OGDEN -- A proposed constitutional amendment allowing two-thirds of the states to repeal federal laws would remind lawmakers their policies must reflect the will of the people, U.S. Rep. Rob Bishop, R-Utah, said Monday.
"Once Congress knows that states have the ability to repeal, they will consider state input (in developing laws)," Bishop, who is sponsoring the Repeal Amendment, told the Standard- Examiner's editorial board.
Sen. Mike Enzi, R-Wyo., is co-sponsoring the amendment. Several other members of Congress are also supporting the measure, including U.S. Rep. Jason Chaffetz and Sen. Orrin Hatch, both Republicans from Utah.
Currently, the only way states can contest a federal law, regulation or mandate is to bring a constitutional challenge in federal court or to seek an amendment to the Constitution.
The Repeal Amendment would enhance the states' ability to protect the powers reserved to the states as noted in the 10th Amendment of the Constitution, Bishop said.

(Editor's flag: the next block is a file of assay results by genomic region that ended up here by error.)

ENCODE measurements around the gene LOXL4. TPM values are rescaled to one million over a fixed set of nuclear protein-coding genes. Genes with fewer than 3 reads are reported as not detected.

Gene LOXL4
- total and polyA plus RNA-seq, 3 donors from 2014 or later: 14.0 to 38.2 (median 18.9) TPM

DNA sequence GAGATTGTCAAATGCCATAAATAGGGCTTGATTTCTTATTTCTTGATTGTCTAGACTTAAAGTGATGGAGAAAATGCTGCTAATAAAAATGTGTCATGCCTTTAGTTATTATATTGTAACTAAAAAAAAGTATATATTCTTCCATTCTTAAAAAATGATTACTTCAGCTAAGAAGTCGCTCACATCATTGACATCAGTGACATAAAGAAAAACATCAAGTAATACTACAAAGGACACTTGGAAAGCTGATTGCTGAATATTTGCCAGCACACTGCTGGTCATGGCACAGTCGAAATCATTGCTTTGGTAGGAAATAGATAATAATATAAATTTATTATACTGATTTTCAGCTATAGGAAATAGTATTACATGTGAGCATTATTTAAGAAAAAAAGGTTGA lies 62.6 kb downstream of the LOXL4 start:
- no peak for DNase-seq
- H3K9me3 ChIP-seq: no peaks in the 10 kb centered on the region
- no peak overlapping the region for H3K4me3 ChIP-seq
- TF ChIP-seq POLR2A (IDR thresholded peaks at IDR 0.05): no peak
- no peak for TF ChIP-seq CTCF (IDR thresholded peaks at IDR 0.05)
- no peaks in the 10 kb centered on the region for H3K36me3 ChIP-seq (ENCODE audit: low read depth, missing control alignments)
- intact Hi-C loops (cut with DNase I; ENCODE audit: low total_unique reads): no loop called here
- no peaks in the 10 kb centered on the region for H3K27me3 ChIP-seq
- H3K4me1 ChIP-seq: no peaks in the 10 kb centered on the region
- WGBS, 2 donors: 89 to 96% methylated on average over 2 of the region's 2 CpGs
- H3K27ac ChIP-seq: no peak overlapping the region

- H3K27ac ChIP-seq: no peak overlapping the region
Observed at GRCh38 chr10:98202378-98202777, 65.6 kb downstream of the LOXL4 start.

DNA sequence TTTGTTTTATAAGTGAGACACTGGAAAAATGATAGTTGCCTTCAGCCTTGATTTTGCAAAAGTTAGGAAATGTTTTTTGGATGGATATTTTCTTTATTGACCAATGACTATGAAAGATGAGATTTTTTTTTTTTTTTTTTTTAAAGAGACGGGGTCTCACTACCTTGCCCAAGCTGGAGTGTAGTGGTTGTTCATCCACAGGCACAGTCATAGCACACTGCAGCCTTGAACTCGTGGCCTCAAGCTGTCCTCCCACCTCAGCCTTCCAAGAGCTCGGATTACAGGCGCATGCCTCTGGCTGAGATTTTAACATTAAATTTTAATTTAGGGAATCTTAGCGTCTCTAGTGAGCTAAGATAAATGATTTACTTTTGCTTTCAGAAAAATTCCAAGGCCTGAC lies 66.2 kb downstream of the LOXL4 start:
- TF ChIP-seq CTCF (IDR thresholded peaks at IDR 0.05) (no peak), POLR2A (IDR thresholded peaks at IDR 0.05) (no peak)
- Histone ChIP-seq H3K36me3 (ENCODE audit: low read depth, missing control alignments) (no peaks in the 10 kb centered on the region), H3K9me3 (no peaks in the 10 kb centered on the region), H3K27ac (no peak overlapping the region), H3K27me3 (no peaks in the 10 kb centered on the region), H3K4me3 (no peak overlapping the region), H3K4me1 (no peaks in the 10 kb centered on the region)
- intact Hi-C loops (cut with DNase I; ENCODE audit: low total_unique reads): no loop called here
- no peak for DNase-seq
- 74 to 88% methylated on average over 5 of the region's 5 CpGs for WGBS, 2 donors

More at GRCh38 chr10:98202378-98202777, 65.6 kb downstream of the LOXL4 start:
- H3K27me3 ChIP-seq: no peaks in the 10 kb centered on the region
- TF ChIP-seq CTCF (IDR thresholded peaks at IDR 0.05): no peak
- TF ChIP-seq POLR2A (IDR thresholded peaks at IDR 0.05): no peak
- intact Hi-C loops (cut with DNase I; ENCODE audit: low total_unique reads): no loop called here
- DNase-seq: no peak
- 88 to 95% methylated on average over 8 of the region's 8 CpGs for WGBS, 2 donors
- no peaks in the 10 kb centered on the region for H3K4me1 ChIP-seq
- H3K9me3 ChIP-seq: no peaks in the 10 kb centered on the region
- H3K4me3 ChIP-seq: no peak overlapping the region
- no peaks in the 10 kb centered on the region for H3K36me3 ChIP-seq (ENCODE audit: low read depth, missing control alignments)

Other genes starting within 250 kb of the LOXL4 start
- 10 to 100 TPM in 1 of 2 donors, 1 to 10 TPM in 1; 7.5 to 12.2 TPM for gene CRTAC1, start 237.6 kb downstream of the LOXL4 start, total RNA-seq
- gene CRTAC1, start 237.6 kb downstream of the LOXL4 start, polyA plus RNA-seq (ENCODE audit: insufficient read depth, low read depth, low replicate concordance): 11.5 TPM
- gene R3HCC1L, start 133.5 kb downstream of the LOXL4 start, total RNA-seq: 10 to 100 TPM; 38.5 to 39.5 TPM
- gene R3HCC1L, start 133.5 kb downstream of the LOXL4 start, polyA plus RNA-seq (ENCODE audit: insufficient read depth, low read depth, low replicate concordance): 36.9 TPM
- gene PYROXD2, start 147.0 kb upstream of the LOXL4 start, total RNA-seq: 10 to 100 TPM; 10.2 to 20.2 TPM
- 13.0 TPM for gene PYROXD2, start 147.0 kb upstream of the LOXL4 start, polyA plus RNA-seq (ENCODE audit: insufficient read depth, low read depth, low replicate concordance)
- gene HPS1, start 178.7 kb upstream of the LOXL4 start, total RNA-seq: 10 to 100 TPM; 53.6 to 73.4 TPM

However, getting the legislatures of 34 states to agree to a repeal would be difficult and purposely sets the bar high to prevent the frivolous use of the amendment, Bishop said.
"If you get that many states, you are doing something significant," he said.
The amendment is nonpartisan, because it would allow states of all sizes and those with traditionally conservative or liberal voters to band together to repeal federal laws and regulations, Bishop said.
Citing an example, he said the amendment could be used to force the federal government to change its policies on the wars in Iraq and Afghanistan.
Addressing critics, Bishop said the amendment is not in response to pressure from the Tea Party movement.
Bishop also discussed the federal government's difficulties with immigration reform and security along the border with Mexico.
He said restrictive federal environmental policies are preventing U.S. Border Patrol officers from entering public lands where large-scale human trafficking and drug smuggling are occurring.